Quality grading is designed to make the tire purchase decision easier for you. Ideally, the system is intended to provide simple, comparative data so you can make an intelligent buying decision. However, the ratings are based upon test results achieved under special conditions. This means its possible to misinterpret the comparative data as it relates to your individual driving habits, conditions, etc. You should still rely on your service or tire professional for assistance.
Quality grading designates the comparative performance levels of a tire based on government-specified tests but commissioned by the individual tire manufacturers. All tire manufacturers are required to grade regular and all-season passenger tires in three categories:
Traction Grades AA, A, B and C The traction grades from highest to lowest are AA , A, B and C. They represent how well tires stop on wet pavement as measured under controlled conditions on specified government test surfaces of asphalt and concrete. C-rated tires will have the lowest traction performance.
WARNING: THE TRACTION GRADE ASSIGNED IS BASED ON A WET BRAKING TRACTION TEST AND DOES NOT INCLUDE CORNERING TRACTION.
Width Height And Size
Perhaps the most commonly discussed piece of data about a tire is a number in the format “XXX/XXRXX,” which describes a tire’s size and shape in a somewhat arcane way. Using 235/55R18 as an example, 235 is the tread width in millimeters. The higher that first number, the wider the tire. The 55 is the height of the tire expressed as a percentage of the width we just saw. The lower this number, the shorter and more aggressively the tire sits on the wheel. The R means the tire is of radial construction and the 18 is the diameter of wheel the tire fits, expressed in inches. This string is a real hodgepodge of numbers but it carries the essence of a tire’s applicability.
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Where To Find A Car Tire Size
No matter what vehicle you drive, finding the manufacturer-recommended tire size should be easy. The best place to start looking is the owner’s manual.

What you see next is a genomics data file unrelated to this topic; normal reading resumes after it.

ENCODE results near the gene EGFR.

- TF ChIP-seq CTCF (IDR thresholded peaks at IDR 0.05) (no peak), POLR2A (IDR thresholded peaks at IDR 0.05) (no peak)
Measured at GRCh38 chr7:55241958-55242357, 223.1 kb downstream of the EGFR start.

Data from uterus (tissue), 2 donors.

Don’t worry if you can’t locate the manual you may also find a tire fit guide in these locations:
- The driver’s side door jamb
- Inside your glove box door
- Within your gas tank hatch
You can also find tire size data on the sidewall of your current tires . However, no matter where you find your tire size, you will have to decipher a sequence of numbers and letters. Don’t worry if it looks confusing at first â every letter and number has a straightforward meaning. Let’s break down how to read car tire size.
Choosing The Correct Tire Size
Make your tire size selection in strict accordance with vehicle documents and tire manufacturer recommendations. If the combined wheel and tire diameter arent correctly matched, there may be drastic differences in ride height and speedometer readings.
For example, fitting 17-inch-diameter wheels to a car that is designed to have 14-inch-diameter wheels will change the ride height. That means the car body will be higher off the ground. There will also be a slight increase in top speed, and the speedometer will no longer be accurate. Last but not least, the car will accelerate slower.
Switching to different tire sizes can only be done in compliance with all legal requirements and regulations plus the recommendations of the vehicle, wheel, and tire manufacturers. At the very least, the wheel must have complete freedom of circular motion and the tires adequate load capacity must be observed.
The internal construction of tires fitted on any vehicle must either be radial or bias-ply. Fitting mixed tire constructions for cars, caravans, and other light trucks is unsafe and illegal. The only permissible exception is the use of a spare tire for an emergency.
Concerning the choice of wheels or rims, the same guidelines apply. Motorists must use the standard wheels or rims approved by the vehicle manufacturer as recommended.
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Is A 50 Or 60 Tire Wider
There is no definitive answer to this question as tire width can vary depending on the manufacturer and model. However, in general, a 50 or 60 tire will be wider than a standard tire size. This is because wider tires provide more grip and stability on the road, which is beneficial for both performance and safety.